Barclays set to tee off tomorrow
In the golfing world, late August and September used to seem rather calm, a time following the season’s four majors when fans could temporarily put the game on the back burner before either the Tour Championship or the Ryder Cup brought their minds back to golf. But since the establishment of the FedEx Cup in 2007, a formerly serene couple of weeks has been replaced by the frenzied pace of a winner-take-all tournament, and the average fan should be ever thankful for the turmoil.
Beginning this Thursday with The Barclays at Plainfield Country Club in Edison, NJ, 125 of the world’s best players will begin the fifth edition of the FedEx Cup Playoffs. Featuring four tournaments in the span of just five short weeks, players will compete for points with the final leader in the standings taking home a ten million dollar purse following The Tour Championship. To make matters more exciting, the potential field of FedEx Cup winners will become shorter following each successive tournament. The 125 man field at the Barclays will shrink to 100 after Sunday. After the Deutsche Bank Championship 30 more players will be cut, and 40 more will pack their bags following the BMW Championship. This will set a final field of 30 for the Tour Championship at East Lake Golf Club. While the points that accrued during the year still hold significance in the current standings, over the next four tournaments points will be worth five times the value they had during the season up to this point. In other words, any one in this field could walk away in five weeks times with a pretty hefty purse in their pocket.
“I think it has a lot of the characteristics of a playoff, that everyone has a chance,” said Luke Donald, the current number one in the World Golf Rankings. “And there’s certain things I like about that and certain things I don’t, but if you want to gain a little bit of excitement with the fans, then I think there needs to be that little bit of volatility.”
Perhaps no one portrays this volatility than the FedEx Cup’s defending champion Jim Furyk. Following an alarm clock mishap that caused him to miss the pro-am at last year’s Barclays and garner a disqualification from that tournament, Furyk won two of the next three events to take home the FedEx Cup in Boston. And while he proved last year that a player could still win the playoff despite taking a week off, Furyk seemed focused on not missing anything this go-around. Entering this year’s Barclays ranked 60th in the FedEx Cup standings, Furyk admitted that he must employ a different strategy than last year.
“Before I was kind of maintaining my position and trying to move up and get ready for the re-seed at The Tour Championship,” Furyk said. “This year, you know, it’s going to be a fight.”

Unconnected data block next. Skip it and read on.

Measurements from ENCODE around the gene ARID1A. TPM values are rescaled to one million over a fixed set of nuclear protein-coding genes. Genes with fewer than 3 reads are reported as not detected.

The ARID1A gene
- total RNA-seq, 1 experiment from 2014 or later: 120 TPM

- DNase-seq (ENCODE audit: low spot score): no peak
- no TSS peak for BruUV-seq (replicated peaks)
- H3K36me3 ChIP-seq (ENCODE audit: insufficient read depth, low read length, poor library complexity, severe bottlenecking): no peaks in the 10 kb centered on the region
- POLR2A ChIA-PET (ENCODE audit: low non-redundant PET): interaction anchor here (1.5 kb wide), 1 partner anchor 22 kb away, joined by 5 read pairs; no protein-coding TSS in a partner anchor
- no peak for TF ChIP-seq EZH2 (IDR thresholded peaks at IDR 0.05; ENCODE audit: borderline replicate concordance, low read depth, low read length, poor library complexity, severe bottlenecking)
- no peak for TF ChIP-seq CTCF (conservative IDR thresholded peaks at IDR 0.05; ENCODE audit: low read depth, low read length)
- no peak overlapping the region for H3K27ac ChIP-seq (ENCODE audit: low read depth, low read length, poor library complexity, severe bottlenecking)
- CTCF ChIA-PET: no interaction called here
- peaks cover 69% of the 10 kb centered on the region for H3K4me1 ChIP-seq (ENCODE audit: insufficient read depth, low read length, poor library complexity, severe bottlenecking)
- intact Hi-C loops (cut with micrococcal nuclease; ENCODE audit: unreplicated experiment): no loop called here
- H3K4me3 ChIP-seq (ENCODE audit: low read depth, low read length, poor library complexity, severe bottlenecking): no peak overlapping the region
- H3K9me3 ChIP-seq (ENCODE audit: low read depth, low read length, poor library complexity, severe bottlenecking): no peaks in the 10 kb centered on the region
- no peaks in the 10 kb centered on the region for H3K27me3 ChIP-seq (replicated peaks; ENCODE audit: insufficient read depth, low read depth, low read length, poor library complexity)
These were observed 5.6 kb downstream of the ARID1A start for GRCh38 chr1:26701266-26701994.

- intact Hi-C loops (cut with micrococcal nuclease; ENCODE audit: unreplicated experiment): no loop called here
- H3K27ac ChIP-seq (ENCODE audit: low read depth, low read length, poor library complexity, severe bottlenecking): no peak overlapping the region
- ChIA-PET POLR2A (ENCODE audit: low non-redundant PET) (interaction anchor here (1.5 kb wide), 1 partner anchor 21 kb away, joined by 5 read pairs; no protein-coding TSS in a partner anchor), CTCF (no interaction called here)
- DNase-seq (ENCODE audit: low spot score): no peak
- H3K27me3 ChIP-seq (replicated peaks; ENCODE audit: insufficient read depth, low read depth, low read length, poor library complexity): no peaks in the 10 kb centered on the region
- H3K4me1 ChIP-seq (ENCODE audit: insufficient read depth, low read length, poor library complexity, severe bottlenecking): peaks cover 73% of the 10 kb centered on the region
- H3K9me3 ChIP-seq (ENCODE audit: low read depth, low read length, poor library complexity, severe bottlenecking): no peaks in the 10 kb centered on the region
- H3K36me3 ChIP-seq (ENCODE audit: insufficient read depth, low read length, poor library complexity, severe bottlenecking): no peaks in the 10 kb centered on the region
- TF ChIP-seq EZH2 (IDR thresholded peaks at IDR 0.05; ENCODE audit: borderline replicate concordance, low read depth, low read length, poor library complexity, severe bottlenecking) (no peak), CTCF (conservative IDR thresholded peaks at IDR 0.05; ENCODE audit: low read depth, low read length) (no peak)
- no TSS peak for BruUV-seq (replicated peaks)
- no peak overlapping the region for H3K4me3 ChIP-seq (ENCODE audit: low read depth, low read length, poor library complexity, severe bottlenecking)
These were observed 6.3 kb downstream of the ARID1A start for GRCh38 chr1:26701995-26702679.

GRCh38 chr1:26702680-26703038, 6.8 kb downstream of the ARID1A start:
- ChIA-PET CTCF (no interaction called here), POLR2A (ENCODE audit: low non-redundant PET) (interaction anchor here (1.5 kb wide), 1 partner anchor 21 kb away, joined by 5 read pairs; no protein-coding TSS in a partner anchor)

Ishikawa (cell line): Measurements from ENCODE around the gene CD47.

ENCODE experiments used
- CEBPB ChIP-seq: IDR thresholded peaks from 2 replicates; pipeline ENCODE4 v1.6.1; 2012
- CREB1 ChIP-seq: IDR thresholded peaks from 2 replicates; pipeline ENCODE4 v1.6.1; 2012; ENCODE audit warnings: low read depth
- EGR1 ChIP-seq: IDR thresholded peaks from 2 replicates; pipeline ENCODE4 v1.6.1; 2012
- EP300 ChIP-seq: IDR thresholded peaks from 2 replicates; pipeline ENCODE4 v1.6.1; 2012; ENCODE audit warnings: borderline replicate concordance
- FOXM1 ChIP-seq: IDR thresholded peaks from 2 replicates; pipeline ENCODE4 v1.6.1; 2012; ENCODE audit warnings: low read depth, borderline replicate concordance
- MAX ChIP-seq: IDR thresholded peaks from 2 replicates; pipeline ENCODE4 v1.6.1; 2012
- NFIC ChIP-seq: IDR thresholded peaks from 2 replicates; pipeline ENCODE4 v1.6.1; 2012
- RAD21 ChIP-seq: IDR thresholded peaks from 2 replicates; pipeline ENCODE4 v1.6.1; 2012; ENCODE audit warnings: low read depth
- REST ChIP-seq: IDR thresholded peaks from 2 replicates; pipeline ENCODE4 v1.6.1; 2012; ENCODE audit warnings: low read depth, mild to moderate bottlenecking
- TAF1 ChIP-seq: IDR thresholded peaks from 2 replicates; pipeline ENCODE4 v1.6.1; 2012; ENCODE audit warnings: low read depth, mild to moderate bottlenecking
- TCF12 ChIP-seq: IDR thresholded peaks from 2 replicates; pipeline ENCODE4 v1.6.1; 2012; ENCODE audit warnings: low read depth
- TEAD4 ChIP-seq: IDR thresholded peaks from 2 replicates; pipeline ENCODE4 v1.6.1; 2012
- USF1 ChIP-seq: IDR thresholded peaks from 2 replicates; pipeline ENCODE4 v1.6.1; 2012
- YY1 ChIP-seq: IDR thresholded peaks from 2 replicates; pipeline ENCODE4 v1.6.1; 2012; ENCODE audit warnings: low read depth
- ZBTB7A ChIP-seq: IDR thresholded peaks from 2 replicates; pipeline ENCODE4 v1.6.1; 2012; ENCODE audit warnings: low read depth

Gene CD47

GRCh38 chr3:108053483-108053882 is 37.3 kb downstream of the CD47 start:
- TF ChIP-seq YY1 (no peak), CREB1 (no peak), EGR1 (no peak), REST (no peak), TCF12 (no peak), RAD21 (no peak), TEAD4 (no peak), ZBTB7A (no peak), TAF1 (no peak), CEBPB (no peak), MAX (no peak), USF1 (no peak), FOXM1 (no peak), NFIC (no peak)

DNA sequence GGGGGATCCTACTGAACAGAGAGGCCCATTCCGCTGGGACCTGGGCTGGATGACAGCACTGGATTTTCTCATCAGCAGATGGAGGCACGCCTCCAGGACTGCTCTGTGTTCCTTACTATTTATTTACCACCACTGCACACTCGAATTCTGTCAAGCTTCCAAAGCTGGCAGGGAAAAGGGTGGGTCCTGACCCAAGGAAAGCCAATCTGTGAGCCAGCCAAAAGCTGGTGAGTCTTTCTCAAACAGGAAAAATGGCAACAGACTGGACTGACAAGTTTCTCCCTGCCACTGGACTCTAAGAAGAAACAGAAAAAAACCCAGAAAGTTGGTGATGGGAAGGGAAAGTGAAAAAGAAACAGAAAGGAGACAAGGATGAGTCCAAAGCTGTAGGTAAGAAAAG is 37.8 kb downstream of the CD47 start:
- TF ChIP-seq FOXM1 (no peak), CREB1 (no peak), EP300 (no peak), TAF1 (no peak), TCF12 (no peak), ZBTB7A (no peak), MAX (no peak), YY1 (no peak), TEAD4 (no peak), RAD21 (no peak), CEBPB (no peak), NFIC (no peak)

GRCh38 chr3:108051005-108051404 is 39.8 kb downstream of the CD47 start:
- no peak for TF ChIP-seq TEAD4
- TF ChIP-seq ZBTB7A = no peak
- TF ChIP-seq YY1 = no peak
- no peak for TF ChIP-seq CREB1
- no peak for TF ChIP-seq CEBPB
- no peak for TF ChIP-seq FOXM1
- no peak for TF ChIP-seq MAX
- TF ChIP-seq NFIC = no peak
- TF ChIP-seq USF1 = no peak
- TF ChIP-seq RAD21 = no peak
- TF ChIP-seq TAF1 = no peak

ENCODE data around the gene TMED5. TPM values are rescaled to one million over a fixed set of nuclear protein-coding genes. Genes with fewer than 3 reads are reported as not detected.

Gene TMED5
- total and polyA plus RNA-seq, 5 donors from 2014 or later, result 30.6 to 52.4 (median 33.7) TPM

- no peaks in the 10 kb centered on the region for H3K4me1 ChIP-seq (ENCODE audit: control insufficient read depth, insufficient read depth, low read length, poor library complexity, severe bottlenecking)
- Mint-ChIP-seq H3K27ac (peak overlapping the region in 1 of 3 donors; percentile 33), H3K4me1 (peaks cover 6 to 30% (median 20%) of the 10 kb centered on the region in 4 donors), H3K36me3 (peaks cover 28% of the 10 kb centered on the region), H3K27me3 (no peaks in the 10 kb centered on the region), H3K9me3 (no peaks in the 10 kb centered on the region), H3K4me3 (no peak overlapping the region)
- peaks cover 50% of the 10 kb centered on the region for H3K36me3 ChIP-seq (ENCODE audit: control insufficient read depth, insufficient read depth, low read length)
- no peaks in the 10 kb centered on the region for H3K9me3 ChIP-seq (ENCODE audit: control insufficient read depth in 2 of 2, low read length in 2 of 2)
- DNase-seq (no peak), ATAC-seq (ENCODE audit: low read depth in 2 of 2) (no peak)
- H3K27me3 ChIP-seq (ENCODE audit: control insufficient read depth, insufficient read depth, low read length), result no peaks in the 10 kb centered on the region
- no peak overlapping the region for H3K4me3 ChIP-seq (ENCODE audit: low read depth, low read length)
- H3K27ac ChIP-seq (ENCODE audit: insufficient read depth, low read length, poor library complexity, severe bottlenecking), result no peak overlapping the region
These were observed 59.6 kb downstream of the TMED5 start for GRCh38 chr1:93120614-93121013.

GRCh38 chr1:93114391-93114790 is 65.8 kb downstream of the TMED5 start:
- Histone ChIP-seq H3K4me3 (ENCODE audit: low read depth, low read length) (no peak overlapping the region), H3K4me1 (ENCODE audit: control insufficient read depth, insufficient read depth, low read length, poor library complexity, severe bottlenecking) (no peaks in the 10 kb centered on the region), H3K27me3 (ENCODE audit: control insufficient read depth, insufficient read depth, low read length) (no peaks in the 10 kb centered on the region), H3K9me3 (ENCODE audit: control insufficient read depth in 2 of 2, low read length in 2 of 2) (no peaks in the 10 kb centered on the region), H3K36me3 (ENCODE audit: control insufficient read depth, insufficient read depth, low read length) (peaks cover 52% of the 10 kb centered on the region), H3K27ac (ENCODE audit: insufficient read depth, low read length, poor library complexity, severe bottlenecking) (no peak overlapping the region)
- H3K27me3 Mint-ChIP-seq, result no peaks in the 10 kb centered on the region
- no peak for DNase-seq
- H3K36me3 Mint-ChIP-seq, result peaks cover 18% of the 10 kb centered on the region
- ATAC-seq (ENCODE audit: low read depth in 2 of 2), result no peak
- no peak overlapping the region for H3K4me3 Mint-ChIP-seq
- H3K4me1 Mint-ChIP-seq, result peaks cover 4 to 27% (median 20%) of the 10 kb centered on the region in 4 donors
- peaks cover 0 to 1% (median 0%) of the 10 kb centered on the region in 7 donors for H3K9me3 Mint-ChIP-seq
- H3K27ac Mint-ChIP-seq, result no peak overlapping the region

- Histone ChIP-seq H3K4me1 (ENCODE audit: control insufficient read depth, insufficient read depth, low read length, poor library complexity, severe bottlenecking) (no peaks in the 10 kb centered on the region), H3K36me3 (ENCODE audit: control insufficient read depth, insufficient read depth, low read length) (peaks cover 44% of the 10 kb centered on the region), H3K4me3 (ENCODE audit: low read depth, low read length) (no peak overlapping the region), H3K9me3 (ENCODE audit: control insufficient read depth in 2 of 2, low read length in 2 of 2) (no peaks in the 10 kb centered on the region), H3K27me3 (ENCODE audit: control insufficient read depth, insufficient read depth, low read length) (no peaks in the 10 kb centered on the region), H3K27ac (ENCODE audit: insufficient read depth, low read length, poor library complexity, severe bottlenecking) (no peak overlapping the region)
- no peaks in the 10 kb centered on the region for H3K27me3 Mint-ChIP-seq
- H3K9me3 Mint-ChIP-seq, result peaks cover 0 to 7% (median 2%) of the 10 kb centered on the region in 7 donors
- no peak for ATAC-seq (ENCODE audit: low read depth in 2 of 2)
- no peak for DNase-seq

And given the lay out of Plainfield Country Club, this year’s fight should be an exciting one.
One particular part of the course that seemed to catch the attention of players and media alike was the par 4 18th. A short finishing hole at only 292 yards, the sharp dogleg left that moves steeply uphill as the player approaches the green should provide for some exciting golf should the tournament come down to the 72nd hole on Sunday. Surrounding the putting surface are a series of challenging bunkers, most notably a trap on the left-hand side about forty yards short of the green that looks like it should be in Scotland rather than Central Jersey. Standing guard to catch drives that draw a little too much or fall way short of their intended target, this trap could turn a drivable hole into a scramble for par for even the most skilled golfer.
“I’ll love it if I can reach it,” Furyk said, referring to the 18th.
“The green is pretty severe,” said Matt Kuchar, the defending Barclays champion. “I’m not sure if you lay up how close you can get on an approach shot.”
And while the 18th may have been the talk of the course on Tuesday, it is not to say that the finishing hole is the only thing worth chatting about. Playing well over 7,000 yards with rolling hills, several blind tee and approach shots and many undulating greens, this course should make for a great week of golf.
“The course looks like a fun golf course to play,” Kuchar said.
Speaking about the course’s architect Donald Ross, current FedEx cup leader Nick Watney pointed out the peculiarities of the course that make it a classic Ross track.
“This place is I think what made him pretty famous,” Watney said. “The greens are interesting to say the least.”
Take these difficult greens, a couple of reachable par 4’s and 125 of the world’s best, and the next few days should produce a quality of golf that rivals any major tournament.